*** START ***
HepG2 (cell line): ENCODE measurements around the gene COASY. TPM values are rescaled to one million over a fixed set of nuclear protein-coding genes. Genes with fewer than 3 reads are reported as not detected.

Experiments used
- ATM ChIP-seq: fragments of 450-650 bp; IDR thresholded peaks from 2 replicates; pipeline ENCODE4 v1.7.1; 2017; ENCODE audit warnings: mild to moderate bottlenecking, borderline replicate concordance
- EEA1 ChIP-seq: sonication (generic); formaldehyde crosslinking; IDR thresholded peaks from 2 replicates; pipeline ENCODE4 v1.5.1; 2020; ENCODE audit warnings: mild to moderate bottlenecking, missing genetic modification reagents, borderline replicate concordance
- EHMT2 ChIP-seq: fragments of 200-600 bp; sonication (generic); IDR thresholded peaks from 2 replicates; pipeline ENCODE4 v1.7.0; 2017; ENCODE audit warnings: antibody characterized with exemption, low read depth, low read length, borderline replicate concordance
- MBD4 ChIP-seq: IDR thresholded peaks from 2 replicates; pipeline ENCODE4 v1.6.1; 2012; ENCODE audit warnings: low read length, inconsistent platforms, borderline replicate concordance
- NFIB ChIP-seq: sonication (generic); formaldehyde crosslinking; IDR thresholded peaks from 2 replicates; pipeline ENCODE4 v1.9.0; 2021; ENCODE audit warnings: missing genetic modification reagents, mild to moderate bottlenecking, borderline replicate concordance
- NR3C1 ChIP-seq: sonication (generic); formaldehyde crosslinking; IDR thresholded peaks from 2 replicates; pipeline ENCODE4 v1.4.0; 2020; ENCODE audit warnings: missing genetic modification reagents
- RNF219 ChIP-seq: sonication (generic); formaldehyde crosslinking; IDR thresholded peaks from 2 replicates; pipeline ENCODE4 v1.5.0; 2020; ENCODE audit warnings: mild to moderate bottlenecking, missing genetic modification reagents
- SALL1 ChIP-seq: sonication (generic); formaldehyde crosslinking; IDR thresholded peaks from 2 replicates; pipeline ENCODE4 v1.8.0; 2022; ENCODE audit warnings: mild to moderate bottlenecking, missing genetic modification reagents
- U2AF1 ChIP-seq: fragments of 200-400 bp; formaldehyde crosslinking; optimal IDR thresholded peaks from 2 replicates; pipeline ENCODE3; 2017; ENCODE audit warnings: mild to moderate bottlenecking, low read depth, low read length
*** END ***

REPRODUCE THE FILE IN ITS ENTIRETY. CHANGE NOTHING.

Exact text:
HepG2 (cell line): ENCODE measurements around the gene COASY. TPM values are rescaled to one million over a fixed set of nuclear protein-coding genes. Genes with fewer than 3 reads are reported as not detected.

Experiments used
- ATM ChIP-seq: fragments of 450-650 bp; IDR thresholded peaks from 2 replicates; pipeline ENCODE4 v1.7.1; 2017; ENCODE audit warnings: mild to moderate bottlenecking, borderline replicate concordance
- EEA1 ChIP-seq: sonication (generic); formaldehyde crosslinking; IDR thresholded peaks from 2 replicates; pipeline ENCODE4 v1.5.1; 2020; ENCODE audit warnings: mild to moderate bottlenecking, missing genetic modification reagents, borderline replicate concordance
- EHMT2 ChIP-seq: fragments of 200-600 bp; sonication (generic); IDR thresholded peaks from 2 replicates; pipeline ENCODE4 v1.7.0; 2017; ENCODE audit warnings: antibody characterized with exemption, low read depth, low read length, borderline replicate concordance
- MBD4 ChIP-seq: IDR thresholded peaks from 2 replicates; pipeline ENCODE4 v1.6.1; 2012; ENCODE audit warnings: low read length, inconsistent platforms, borderline replicate concordance
- NFIB ChIP-seq: sonication (generic); formaldehyde crosslinking; IDR thresholded peaks from 2 replicates; pipeline ENCODE4 v1.9.0; 2021; ENCODE audit warnings: missing genetic modification reagents, mild to moderate bottlenecking, borderline replicate concordance
- NR3C1 ChIP-seq: sonication (generic); formaldehyde crosslinking; IDR thresholded peaks from 2 replicates; pipeline ENCODE4 v1.4.0; 2020; ENCODE audit warnings: missing genetic modification reagents
- RNF219 ChIP-seq: sonication (generic); formaldehyde crosslinking; IDR thresholded peaks from 2 replicates; pipeline ENCODE4 v1.5.0; 2020; ENCODE audit warnings: mild to moderate bottlenecking, missing genetic modification reagents
- SALL1 ChIP-seq: sonication (generic); formaldehyde crosslinking; IDR thresholded peaks from 2 replicates; pipeline ENCODE4 v1.8.0; 2022; ENCODE audit warnings: mild to moderate bottlenecking, missing genetic modification reagents
- U2AF1 ChIP-seq: fragments of 200-400 bp; formaldehyde crosslinking; optimal IDR thresholded peaks from 2 replicates; pipeline ENCODE3; 2017; ENCODE audit warnings: mild to moderate bottlenecking, low read depth, low read length